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Cyprus’ coral reefs under threat

coral type
Coral reefs are among the planet’s richest ecosystems (Louis Hadjioannou)
Researchers tell us what can be done to save them

It is likely that coral reefs around Cyprus will die in the near future because of climate change and unsustainable tourism, but there is more to the story, marine ecologist Louis Hadjioannou told the Cyprus Mail.

Threats are interconnected, he explained, and largely stem from the fact that we live in an anthropocene era.

“The umbrella is overpopulation. In 1800 we had the first billion, and 200 years later more than seven million, which influences everything that is happening in the oceans,” he said.

On average the human population grew very slowly over the long time from 10,000 BCE to 1700, by 0.04 per cent annually. However, now it grows by 1.1 per cent each year.

This means we have more unsustainable tourism, more unsustainable development near the coasts, climate change, overfishing, and increased agricultural activities such as fish farming in our oceans.

Cyprus is especially vulnerable because of its position, particularly when it comes to one threat which is not that obvious when it comes to coral reefs – invasive species.

Large amounts of fish enter the Mediterranean from the Red Sea via the Suez Canal.

The Suez Canal has been around for many years, having been built in 1859, so what has changed? The canal has been widened in recent years, to facilitate increased traffic and an expansion of the shipping industry allowing for invasive species to travel with the ballast waters of the vessels.

Cyprus is their first destination as it is located far east in the Mediterranean. Large fish, that are arriving in ever increasing numbers, feed on the local corals, helped by two factors – the invaders have no natural predators here and due to climate change the sea is getting warmer, which is to their liking.

This has a huge impact on the coral reefs, which are among the planet’s richest ecosystems, providing shelter for countless species of fish, turtles and other marine life.

Corals are also sensitive, and die easily when disturbed, Hadjioannou noted. Tiny changes in temperature, nutrients and salinity affect them.

coral mortality
What coral looks like before and after bleaching, which will eventually result in its death (Louis Hadjioannou)

For example, a rise of about one degree Celsius in 2015 killed off 20 to 30 per cent of local corals, his research revealed.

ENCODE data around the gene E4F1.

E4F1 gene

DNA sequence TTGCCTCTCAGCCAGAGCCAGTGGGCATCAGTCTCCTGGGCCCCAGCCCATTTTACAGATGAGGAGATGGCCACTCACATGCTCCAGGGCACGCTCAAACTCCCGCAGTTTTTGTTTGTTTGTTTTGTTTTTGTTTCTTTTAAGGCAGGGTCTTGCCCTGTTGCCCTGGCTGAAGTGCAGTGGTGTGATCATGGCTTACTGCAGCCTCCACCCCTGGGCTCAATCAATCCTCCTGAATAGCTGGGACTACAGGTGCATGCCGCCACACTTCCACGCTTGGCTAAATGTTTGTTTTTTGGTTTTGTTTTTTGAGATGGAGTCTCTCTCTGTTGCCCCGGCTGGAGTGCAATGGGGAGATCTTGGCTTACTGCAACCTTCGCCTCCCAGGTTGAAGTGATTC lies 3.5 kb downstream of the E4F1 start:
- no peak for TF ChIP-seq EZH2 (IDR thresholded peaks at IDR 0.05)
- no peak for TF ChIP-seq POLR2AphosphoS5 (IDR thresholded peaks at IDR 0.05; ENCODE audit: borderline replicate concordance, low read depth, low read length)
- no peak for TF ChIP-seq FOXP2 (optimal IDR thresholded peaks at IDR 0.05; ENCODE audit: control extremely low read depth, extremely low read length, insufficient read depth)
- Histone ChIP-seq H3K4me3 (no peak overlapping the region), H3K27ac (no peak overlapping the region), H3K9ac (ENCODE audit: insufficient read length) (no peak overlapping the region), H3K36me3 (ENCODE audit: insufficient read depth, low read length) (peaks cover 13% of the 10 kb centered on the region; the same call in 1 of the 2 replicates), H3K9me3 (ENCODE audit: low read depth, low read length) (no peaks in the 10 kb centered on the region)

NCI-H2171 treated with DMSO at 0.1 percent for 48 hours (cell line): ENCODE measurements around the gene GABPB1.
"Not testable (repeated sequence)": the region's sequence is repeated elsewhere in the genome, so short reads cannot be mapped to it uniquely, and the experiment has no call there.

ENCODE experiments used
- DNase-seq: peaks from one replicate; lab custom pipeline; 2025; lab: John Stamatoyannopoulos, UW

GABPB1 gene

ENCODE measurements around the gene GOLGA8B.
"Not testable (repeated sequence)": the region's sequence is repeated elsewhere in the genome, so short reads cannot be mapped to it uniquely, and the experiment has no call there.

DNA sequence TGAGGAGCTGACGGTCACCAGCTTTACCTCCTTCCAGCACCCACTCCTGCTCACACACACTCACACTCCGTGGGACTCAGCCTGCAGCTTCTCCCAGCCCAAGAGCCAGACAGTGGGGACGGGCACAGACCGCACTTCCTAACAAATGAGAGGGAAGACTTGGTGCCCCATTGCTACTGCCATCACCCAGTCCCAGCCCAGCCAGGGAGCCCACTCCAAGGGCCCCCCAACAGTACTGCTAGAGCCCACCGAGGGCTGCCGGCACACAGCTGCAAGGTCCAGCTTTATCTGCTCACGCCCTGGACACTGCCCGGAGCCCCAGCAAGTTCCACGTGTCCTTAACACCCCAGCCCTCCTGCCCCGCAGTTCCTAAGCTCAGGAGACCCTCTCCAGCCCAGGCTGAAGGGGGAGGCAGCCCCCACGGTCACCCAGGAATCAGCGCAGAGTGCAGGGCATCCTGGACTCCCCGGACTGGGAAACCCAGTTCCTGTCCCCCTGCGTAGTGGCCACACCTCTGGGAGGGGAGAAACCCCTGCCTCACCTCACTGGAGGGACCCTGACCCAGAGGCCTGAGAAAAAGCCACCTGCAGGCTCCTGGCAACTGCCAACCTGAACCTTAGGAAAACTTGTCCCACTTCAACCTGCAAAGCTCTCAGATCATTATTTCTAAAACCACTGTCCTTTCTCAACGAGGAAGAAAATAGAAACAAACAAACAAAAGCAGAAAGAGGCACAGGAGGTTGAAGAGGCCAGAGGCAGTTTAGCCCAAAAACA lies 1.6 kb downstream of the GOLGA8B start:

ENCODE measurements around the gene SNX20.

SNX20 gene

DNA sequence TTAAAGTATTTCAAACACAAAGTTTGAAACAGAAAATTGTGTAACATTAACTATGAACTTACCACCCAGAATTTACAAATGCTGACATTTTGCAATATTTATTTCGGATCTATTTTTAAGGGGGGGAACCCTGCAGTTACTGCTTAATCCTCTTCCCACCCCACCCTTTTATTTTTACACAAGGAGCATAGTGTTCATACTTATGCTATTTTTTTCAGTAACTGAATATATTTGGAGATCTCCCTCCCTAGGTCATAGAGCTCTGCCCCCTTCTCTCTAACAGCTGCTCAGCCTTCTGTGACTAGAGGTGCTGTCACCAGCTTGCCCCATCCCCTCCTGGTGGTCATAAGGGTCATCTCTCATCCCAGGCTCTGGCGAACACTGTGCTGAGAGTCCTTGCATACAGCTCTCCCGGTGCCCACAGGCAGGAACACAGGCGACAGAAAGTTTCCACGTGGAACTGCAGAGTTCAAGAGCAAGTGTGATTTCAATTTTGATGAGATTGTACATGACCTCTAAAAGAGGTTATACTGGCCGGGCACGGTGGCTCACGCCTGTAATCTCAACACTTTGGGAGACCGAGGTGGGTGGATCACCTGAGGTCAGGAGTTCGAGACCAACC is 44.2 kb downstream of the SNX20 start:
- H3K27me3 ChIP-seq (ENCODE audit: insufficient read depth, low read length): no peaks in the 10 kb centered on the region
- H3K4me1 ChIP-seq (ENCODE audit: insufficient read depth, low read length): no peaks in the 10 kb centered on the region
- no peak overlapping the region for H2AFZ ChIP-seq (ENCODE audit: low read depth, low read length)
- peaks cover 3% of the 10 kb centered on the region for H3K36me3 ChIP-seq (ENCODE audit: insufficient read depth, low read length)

The marine ecologist and director of Enalia Physis Environmental Centre and researcher at the Cyprus Marine and Maritime Institute has been studying the subject since 2010, working with senior researcher at Enalia Carlos Jimenez, a coral expert from Costa Rica with decades of experience, who initiated the project.

Drawing on their experience, the researchers have identified what are needed to save the corals.

Education is the most important issue to tackle. Even people who mean no harm may accidentally step on corals, they point out.

Plus, it is essential that humans make changes when it comes to all their harmful activities. A move towards sustainable tourism, attracting different kinds of people is a must. Instead of partying, diving should be promoted, they say.

This would help collect more information, which Jimenez and Hadjioannou say is crucial. Almost all divers now carry cameras and are therefore equipped to share photos of corals with researchers, which will help to determine how many are dead, sick or thriving, and the kinds of corals that exist in the island’s waters.

“Corals are given their colour by symbiotic microalgae that live inside their tissue, coral skeleton is white. Corals release the symbiotic microalgae from their tissue, when under stressful conditions. Therefore, corals lacking those microalgae turn white, exposing their skeleton and eventually die. Healthy corals are never white,” Jimenez said.

“Understanding the extent and severity of the coral bleaching and mortality in Cyprus is crucial to have a proper record of the locations affected and other details. Only with this information we will be able to understand and follow the progress of the event and thus concentrate our studies in the most affected areas.”

It can be great fun as well, Hadjioannou, a keen diver, emphasised.

“It’s always an exploration. Even if you jump in at the same spot a million times, every single time you see something new, something exciting, as long as you have the open mind to look at things in the right way.”

For more info: Tel: 22-339959

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